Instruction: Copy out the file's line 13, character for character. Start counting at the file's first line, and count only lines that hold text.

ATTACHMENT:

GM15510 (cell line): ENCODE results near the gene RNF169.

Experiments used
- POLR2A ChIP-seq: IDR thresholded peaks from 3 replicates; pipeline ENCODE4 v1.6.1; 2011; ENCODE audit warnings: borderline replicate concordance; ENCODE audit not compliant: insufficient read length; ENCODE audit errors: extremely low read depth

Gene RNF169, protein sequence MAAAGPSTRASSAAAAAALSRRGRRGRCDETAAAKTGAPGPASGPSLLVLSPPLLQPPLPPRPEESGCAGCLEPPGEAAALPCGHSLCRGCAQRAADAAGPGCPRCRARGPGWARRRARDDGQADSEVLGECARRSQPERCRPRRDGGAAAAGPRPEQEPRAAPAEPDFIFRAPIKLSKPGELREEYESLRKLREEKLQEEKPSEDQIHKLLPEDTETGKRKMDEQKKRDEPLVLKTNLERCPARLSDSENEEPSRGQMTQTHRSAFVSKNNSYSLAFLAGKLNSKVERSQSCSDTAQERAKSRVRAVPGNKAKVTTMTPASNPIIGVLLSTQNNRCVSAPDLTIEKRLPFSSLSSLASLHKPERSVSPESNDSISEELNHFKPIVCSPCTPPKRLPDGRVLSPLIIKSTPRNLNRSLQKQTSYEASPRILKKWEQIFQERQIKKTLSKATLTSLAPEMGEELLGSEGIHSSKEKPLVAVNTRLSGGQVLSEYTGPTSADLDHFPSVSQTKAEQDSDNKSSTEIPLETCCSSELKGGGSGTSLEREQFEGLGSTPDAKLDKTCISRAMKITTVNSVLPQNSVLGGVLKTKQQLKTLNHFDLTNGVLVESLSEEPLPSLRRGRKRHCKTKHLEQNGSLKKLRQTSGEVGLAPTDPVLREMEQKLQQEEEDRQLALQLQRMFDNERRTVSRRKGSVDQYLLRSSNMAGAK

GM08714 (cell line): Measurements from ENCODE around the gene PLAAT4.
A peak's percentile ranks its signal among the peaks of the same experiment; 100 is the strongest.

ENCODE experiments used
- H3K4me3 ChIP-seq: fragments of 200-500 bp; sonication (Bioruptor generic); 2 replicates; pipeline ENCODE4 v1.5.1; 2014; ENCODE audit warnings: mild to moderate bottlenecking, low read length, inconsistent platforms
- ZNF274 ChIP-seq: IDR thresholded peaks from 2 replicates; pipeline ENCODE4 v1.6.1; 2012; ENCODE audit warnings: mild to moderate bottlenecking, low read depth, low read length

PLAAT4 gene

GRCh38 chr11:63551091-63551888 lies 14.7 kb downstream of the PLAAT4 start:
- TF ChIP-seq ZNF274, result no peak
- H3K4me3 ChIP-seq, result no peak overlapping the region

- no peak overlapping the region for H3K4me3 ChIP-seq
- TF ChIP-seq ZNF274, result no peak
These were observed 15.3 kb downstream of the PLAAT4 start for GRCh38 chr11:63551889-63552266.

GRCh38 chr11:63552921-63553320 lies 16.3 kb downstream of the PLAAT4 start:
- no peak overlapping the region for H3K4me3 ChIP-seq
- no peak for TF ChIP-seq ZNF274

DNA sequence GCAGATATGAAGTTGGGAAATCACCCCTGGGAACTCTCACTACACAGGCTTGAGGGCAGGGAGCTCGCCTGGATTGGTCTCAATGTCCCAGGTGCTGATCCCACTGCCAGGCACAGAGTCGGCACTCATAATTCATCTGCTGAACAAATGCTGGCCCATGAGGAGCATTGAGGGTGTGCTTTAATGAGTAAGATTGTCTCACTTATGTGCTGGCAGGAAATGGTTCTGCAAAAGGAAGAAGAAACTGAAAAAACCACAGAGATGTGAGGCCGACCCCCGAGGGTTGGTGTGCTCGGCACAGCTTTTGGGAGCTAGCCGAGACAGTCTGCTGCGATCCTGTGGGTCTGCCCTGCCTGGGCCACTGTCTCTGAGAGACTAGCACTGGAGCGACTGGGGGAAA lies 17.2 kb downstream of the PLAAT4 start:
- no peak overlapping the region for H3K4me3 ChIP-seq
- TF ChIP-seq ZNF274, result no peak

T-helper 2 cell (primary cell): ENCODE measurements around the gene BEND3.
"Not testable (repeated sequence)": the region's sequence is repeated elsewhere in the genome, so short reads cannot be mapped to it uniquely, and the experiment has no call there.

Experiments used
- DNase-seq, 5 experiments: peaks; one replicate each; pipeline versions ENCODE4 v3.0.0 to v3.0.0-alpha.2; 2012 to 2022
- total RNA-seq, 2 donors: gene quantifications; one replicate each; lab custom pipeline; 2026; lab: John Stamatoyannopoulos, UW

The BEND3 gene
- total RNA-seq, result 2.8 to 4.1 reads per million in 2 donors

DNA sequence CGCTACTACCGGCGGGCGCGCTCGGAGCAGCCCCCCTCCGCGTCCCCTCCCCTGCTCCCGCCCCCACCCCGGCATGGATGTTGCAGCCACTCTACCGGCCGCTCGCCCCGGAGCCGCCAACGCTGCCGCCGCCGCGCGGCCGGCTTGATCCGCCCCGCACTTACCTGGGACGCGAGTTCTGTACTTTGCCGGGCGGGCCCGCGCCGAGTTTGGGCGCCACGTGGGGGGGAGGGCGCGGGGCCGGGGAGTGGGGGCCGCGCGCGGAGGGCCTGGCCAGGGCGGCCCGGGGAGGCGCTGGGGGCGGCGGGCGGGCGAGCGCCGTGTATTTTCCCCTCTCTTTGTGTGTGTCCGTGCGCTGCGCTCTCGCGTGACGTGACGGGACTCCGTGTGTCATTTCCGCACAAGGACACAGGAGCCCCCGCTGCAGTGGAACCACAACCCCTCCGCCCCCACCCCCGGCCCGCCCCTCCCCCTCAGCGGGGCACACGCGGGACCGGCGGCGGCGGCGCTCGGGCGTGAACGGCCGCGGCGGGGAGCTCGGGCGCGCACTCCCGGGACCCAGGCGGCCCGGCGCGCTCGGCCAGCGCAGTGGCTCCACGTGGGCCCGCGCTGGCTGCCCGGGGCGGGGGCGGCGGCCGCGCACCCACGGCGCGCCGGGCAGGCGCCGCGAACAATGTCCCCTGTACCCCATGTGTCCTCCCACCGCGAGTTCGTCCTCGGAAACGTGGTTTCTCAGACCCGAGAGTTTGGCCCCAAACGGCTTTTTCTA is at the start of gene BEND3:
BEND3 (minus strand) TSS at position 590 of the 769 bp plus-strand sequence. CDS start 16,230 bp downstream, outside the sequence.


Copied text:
- H3K4me3 ChIP-seq, result no peak overlapping the region